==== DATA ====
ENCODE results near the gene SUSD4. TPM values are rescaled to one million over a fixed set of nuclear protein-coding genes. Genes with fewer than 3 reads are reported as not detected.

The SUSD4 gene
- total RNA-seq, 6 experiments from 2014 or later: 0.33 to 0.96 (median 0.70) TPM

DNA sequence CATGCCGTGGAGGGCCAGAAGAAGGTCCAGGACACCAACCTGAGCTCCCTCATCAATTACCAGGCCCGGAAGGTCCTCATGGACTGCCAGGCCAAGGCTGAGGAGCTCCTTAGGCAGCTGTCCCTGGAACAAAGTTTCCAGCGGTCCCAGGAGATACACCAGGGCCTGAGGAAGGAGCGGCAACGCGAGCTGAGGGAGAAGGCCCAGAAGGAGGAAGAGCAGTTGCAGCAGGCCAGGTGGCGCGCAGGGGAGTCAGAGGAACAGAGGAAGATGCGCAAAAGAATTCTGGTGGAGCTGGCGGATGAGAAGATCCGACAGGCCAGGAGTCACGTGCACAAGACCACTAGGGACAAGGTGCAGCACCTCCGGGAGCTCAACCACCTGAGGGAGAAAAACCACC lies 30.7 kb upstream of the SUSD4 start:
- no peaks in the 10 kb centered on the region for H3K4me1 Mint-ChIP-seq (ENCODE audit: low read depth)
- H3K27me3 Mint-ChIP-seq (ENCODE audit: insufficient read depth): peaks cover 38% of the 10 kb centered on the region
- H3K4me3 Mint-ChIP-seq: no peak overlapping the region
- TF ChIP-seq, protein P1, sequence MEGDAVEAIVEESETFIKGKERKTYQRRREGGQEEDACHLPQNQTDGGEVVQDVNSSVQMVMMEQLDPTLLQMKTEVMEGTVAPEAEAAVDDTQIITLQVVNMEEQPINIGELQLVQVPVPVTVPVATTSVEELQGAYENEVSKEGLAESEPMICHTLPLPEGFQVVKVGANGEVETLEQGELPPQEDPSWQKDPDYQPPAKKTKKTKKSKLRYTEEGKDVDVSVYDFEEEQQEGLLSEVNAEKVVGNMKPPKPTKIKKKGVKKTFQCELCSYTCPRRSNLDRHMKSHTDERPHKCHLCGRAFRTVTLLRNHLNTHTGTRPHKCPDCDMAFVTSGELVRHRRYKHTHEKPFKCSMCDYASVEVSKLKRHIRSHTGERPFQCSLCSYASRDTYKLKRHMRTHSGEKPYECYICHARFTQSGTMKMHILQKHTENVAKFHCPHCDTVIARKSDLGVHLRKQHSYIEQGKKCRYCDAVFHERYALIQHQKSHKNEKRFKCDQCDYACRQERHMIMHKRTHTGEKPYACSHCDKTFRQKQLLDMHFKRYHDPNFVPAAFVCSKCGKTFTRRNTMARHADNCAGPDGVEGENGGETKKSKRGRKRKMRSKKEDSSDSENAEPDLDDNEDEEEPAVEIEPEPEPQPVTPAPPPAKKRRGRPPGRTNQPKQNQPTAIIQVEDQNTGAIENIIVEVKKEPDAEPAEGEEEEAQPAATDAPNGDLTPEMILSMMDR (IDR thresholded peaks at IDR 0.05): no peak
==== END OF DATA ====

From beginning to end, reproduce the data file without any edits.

ENCODE results near the gene SUSD4. TPM values are rescaled to one million over a fixed set of nuclear protein-coding genes. Genes with fewer than 3 reads are reported as not detected.

The SUSD4 gene
- total RNA-seq, 6 experiments from 2014 or later: 0.33 to 0.96 (median 0.70) TPM

DNA sequence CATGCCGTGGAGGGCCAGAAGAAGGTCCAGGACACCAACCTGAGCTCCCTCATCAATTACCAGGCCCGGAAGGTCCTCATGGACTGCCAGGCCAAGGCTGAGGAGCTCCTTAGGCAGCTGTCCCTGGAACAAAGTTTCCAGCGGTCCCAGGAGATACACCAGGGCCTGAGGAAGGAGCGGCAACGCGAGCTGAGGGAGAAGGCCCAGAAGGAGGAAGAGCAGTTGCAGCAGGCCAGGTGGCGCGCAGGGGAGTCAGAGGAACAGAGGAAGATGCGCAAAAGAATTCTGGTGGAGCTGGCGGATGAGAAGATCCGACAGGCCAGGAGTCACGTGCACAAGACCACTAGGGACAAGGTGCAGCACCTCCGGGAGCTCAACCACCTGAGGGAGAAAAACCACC lies 30.7 kb upstream of the SUSD4 start:
- no peaks in the 10 kb centered on the region for H3K4me1 Mint-ChIP-seq (ENCODE audit: low read depth)
- H3K27me3 Mint-ChIP-seq (ENCODE audit: insufficient read depth): peaks cover 38% of the 10 kb centered on the region
- H3K4me3 Mint-ChIP-seq: no peak overlapping the region
- TF ChIP-seq, protein P1, sequence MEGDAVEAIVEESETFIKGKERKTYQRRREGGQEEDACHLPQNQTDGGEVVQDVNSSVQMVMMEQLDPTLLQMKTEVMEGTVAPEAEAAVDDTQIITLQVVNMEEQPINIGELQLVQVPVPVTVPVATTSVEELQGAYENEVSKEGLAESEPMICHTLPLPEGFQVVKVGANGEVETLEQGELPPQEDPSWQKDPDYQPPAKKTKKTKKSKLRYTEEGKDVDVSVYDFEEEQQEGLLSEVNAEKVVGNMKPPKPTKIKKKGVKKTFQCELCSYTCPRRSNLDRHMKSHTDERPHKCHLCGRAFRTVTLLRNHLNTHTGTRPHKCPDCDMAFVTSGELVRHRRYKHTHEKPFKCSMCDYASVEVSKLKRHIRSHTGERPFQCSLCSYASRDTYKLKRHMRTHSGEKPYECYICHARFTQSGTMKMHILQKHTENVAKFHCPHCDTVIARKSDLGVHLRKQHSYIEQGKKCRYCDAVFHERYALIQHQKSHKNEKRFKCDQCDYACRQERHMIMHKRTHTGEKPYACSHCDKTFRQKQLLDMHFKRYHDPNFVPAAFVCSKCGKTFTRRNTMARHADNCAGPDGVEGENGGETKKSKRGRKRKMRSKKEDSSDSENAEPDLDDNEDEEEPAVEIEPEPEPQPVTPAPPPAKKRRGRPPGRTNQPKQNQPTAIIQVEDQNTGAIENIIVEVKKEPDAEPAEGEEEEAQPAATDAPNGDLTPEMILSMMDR (IDR thresholded peaks at IDR 0.05): no peak